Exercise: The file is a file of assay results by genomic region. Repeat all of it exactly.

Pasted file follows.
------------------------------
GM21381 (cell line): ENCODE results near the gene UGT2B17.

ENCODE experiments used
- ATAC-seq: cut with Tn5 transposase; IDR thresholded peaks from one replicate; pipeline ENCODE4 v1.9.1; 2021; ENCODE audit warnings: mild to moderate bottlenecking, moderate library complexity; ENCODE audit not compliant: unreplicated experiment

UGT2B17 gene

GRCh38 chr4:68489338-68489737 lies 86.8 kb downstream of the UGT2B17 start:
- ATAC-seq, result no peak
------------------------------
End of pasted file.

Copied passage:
GM21381 (cell line): ENCODE results near the gene UGT2B17.

ENCODE experiments used
- ATAC-seq: cut with Tn5 transposase; IDR thresholded peaks from one replicate; pipeline ENCODE4 v1.9.1; 2021; ENCODE audit warnings: mild to moderate bottlenecking, moderate library complexity; ENCODE audit not compliant: unreplicated experiment

UGT2B17 gene

GRCh38 chr4:68489338-68489737 lies 86.8 kb downstream of the UGT2B17 start:
- ATAC-seq, result no peak